Austin city officials are building a wall downtown to help deter crime.

Amid the nation’s border security crisis, Texas’ liberal capital city seems to be following President Trump’s new slogan of “Build a wall and crime will fall.”

Downtown off Red River Street near 7th Street, an alley well-known for prostitution and drug trade will now be sealed off on both sides.

The alley is located only a block away from Austin’s government-owned homeless shelter and is a hot spot for organized crime, according to city officials. The combination of the homeless, mentally ill, and criminal predators has created a dangerous environment and is hurting surrounding shops.

“You can see people dealing drugs, exchanging drugs for money, you can see fighting, people having sex, defecating—it’s terrible, it’s a third-world country back there,” said Dave Machinist, part owner of a concert venue next to the alley.

“That alleyway needs to be shut down, it should have been shut down over five years ago when we started complaining about it because it is the head of the drug and prostitution ring here in Austin,” said Luke Ackers of Hoboken Pie, a pizza shop across the street from the alley.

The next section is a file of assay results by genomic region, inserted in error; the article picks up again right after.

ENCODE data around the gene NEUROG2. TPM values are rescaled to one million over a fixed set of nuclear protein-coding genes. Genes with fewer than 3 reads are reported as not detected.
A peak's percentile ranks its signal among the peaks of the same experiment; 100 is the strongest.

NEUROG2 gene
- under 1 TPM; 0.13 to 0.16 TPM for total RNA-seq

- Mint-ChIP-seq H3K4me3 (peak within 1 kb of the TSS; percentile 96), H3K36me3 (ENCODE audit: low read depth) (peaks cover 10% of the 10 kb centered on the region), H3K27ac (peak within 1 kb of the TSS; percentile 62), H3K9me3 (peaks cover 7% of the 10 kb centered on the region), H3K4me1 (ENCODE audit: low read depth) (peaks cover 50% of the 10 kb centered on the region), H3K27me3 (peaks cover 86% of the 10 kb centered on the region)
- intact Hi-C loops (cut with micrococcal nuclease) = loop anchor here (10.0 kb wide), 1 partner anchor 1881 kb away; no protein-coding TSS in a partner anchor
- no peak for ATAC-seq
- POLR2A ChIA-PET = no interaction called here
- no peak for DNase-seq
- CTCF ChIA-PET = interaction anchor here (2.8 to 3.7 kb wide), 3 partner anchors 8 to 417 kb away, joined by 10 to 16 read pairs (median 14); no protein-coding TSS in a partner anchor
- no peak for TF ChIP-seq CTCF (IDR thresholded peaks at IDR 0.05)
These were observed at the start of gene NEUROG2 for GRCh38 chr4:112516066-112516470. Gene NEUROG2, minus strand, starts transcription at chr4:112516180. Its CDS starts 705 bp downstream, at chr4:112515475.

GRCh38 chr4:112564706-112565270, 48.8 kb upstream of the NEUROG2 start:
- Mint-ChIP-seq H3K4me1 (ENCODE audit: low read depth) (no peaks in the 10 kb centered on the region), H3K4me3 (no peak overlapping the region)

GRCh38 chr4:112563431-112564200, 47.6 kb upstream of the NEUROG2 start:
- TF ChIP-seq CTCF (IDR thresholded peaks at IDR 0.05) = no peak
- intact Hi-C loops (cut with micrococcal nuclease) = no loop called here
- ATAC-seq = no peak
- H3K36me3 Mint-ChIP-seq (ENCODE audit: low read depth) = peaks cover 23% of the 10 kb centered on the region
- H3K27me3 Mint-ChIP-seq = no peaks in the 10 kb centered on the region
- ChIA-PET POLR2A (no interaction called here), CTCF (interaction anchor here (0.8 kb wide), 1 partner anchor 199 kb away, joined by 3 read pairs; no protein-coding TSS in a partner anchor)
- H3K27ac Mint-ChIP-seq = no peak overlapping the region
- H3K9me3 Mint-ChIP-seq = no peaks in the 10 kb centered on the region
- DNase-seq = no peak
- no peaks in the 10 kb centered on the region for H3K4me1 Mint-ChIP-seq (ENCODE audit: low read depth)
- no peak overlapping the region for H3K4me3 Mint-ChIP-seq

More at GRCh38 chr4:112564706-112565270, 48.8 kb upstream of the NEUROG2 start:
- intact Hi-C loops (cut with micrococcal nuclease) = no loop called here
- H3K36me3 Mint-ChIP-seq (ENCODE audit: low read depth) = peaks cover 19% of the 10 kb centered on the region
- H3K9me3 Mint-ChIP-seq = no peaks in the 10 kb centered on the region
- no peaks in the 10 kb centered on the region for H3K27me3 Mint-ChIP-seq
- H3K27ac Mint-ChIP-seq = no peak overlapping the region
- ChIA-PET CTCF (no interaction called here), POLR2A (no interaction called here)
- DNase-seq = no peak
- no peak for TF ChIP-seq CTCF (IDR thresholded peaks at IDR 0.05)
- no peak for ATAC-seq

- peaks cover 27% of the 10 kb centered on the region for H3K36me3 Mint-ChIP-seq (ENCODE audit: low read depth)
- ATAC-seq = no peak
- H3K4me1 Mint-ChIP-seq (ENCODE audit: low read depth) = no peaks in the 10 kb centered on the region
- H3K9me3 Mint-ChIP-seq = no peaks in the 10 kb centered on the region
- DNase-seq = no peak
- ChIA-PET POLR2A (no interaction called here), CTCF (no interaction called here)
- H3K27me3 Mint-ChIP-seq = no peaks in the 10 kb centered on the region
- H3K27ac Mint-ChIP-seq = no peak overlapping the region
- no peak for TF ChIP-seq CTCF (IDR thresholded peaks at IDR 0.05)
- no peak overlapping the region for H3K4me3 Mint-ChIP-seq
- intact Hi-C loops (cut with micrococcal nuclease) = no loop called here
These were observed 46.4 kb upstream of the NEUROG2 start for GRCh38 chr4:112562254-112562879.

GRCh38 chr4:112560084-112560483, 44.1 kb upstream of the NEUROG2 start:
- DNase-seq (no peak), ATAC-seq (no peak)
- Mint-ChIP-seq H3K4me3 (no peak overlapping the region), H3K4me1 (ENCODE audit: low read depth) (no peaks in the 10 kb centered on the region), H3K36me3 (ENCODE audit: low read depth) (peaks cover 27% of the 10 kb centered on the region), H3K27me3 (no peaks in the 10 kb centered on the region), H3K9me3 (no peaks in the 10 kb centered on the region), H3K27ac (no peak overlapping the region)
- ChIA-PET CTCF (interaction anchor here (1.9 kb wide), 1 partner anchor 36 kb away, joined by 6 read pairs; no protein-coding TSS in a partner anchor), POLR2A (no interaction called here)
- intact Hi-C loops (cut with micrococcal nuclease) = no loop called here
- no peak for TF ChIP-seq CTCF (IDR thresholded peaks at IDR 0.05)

The city’s Economic Development Department is finally taking action after spending over a year studying the problem. They’ve decided to build fences—at least ten feet high—to block access to the alley on the front and back sides. A city spokesperson said the fence is a “solution that will provide the best outcome, if that changes we’ll look at other options.”

City Council Member Kathie Tovo, a staunch progressive, said the wall should help deter crime.

“Having a fence there does eliminate the passageway from Waller Creek up to Red River and also we hope will discourage the type of activities that have been taking place in the alley,” said Tovo.

Despite the common-sense wall idea, city officials are still finding a way to waste taxpayer money: they’ve allocated up to $100,000 for the project.

City officials are currently searching for a contractor to begin construction.

Jacob Asmussen

Jacob Asmussen is a Senior Journalist for Texas Scorecard. He attended the University of Mary Hardin-Baylor and in 2017 earned a double major in public relations and piano performance.